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TO The Christian Democratic members of
the European People’s Party

Thursday, 6 March 1997

Mr President,
Dear Parliamentarians

1. To mark the 40th anniversary of the signing of the Treaties of Rome, which you have come to celebrate in this city, you have wished to meet the Successor of Peter. I am pleased to welcome you on this happy occasion and I thank Mr Wilfried Martens, your President, for his kind words. I am delighted with your efforts to make these Treaties, the birth certificate of a new Europe, also a call to overcome the confrontations, rivalries and hatred of the past. The importance of this event, which took place 40 years ago, is obvious, especially when one realizes that at the time all European peoples were scarred by the Second World War, which in size and in its multiple effects on the human conscience exceeded all previous conflicts.

2. Today, it could perhaps be useful to seek the source of the courage of those men who are called the fathers of Europe, some of whom belonged to your political family. It seems clear that the Christian faith which motivated them and was their primary conviction gave a particular vigour to their involvement in the res publica and in the projects they formulated at that time: their political activity was never divorced from their Christian faith. They were also aware of the demands on their personal life which this faith entailed, if they were to explain clearly the basis of their activity and ensure the credibility of their political project. Indeed, the Christian who serves civil society knows that this task requires him to expend great effort, if he is to witness to Christ in his personal conduct and political activity.

Thus the authors of the European project needed a profound vision of man and society and uncommon courage to propose to their peoples — whether they had emerged from the war as the winners or losers — that they establish new relations under the banner of mutual understanding, and to adopt a European ideal, while underscoring the importance for each individual of belonging to his own nation (cf. Centesimus annus, n. 50); thus these political figures instilled in the people of the continent the desire to build Europe together, by becoming aware of the role of each person and each nation in constructing a great, common home.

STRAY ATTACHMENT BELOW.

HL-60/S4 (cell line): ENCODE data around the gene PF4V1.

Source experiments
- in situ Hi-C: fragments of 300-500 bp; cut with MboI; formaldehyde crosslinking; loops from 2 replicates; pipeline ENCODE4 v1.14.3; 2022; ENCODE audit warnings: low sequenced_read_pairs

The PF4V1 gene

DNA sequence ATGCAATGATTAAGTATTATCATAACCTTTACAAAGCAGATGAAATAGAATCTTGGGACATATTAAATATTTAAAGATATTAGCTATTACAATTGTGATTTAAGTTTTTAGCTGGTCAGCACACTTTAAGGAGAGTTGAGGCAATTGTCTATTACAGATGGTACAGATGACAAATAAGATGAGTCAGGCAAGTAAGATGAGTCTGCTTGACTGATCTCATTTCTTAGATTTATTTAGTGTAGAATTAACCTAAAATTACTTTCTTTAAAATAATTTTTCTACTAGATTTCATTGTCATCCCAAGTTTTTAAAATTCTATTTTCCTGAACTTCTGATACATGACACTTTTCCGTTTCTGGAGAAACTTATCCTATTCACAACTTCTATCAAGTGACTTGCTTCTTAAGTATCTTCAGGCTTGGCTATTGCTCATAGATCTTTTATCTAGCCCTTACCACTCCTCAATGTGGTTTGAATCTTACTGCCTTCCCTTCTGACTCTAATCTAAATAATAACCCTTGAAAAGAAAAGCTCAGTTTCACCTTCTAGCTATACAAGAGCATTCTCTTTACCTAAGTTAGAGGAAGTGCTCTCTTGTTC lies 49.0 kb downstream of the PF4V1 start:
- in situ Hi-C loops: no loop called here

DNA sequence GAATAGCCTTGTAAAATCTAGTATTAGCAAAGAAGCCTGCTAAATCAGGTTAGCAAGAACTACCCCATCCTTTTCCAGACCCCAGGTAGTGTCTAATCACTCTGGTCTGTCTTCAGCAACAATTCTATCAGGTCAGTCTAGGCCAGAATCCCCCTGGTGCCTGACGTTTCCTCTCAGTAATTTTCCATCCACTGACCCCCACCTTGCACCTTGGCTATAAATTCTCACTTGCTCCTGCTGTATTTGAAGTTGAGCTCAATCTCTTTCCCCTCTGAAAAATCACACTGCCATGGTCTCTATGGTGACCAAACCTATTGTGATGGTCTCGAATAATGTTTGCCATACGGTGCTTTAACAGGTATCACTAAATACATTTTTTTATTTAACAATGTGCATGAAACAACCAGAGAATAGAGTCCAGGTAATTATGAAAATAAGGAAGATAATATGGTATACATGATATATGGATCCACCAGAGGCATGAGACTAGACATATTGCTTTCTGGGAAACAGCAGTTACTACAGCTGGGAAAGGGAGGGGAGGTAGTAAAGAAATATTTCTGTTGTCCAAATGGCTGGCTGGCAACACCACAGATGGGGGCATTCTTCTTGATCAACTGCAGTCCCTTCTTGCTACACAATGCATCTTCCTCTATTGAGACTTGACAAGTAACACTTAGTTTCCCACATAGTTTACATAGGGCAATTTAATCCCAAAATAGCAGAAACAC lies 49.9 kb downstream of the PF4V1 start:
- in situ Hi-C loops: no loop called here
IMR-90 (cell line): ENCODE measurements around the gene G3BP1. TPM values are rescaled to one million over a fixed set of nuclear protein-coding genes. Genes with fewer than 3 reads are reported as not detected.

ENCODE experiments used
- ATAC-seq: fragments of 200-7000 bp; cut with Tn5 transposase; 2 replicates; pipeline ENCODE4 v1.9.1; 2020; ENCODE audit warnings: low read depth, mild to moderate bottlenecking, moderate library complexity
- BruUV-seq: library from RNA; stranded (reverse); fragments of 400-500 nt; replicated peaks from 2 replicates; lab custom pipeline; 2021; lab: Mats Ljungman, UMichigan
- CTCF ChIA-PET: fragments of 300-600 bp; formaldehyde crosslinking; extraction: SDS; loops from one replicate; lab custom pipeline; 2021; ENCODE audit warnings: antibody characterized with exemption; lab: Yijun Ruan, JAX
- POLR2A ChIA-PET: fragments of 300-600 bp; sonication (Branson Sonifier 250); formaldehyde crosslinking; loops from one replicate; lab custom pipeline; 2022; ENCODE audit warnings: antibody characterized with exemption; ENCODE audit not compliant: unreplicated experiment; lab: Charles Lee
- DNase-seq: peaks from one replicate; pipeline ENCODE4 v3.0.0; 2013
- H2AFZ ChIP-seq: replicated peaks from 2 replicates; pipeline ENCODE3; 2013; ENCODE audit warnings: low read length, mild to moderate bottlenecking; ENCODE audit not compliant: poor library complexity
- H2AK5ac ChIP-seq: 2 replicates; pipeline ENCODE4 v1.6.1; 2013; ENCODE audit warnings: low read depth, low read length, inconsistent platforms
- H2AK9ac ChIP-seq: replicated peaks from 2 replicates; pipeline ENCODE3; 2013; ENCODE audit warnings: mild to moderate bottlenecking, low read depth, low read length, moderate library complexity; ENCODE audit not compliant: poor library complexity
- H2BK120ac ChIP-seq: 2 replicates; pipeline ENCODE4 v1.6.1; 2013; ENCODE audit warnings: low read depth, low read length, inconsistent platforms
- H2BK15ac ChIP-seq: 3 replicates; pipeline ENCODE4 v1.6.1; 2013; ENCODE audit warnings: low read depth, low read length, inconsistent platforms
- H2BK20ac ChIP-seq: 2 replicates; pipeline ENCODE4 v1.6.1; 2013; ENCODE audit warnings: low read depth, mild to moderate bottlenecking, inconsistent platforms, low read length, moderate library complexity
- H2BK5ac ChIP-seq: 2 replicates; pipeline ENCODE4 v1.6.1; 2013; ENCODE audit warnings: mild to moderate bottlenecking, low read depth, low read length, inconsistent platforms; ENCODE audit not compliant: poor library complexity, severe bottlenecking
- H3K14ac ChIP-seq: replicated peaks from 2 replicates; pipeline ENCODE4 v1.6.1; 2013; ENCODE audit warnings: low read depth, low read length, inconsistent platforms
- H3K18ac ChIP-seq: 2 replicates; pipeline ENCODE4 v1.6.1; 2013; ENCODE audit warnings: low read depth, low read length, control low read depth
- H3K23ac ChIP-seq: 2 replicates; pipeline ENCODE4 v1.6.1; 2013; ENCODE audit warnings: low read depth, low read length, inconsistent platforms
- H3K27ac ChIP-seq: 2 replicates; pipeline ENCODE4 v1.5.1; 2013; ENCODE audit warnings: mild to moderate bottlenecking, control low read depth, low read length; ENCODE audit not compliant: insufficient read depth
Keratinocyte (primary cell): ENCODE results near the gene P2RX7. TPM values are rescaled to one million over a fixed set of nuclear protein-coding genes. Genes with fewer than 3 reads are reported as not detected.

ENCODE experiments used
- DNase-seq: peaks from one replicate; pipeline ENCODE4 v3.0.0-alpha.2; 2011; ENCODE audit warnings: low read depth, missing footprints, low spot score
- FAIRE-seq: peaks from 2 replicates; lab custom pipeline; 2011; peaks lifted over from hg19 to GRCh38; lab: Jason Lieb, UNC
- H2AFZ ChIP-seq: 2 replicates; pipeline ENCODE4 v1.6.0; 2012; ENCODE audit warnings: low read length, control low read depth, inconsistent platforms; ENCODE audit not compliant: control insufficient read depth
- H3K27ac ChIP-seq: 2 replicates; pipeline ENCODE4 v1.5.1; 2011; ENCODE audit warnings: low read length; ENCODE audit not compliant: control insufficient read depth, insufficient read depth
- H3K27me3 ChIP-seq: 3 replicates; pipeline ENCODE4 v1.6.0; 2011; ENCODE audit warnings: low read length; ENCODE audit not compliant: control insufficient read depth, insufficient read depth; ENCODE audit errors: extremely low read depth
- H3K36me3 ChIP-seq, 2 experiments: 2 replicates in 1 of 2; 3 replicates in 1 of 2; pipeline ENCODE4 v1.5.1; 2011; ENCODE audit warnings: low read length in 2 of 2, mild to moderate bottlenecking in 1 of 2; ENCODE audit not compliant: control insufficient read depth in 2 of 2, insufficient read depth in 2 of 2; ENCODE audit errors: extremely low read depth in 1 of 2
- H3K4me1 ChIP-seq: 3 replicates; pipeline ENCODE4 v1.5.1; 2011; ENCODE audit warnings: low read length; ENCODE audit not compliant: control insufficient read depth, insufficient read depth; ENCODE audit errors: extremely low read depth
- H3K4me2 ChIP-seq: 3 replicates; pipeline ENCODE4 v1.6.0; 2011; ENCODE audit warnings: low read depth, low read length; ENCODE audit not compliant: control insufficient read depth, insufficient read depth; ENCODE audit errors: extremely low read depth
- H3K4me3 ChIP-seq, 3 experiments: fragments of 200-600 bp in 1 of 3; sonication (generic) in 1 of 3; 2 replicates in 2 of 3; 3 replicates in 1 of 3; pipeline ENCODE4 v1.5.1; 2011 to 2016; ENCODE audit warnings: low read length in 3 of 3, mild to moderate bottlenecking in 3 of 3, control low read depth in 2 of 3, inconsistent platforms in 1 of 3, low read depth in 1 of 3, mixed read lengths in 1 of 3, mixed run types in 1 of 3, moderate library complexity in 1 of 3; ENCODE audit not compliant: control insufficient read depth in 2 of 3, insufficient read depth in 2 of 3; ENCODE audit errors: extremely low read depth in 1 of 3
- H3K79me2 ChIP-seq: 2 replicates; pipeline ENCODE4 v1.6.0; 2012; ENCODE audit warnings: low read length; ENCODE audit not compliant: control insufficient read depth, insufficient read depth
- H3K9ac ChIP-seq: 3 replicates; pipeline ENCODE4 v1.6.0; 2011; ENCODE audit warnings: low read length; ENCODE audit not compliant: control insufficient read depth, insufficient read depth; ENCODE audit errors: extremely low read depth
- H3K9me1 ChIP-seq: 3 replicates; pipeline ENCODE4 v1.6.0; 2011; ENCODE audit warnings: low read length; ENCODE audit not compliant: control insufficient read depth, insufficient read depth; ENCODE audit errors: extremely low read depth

3. The European project was not based on the desire for power, but on the idea that mutual dialogue and esteem were essential to establishing peace on the continent and to each nation’s dynamic growth. The founding fathers of the European Union proposed to their peoples new ways of coexisting in a community of destiny, not by forgetting the past, but by assimilating it. Action had to be taken to ensure that Europe would never again be the root of wars or the home of ideologies which had destroyed so many human lives and corrupted so many consciences, as did totalitarianism whose memory is still vivid in our minds. It is also important that European peoples strive to fulfil the concrete conditions for making headway in building the Union.

4. The Holy See has followed the European project closely since it began, conscious of the difficulties of an undertaking which demands great efforts and sacrifices from the Union’s various member nations. Those who began the building of Europe and who forged a certain concept of Europe are an example to its current and future builders.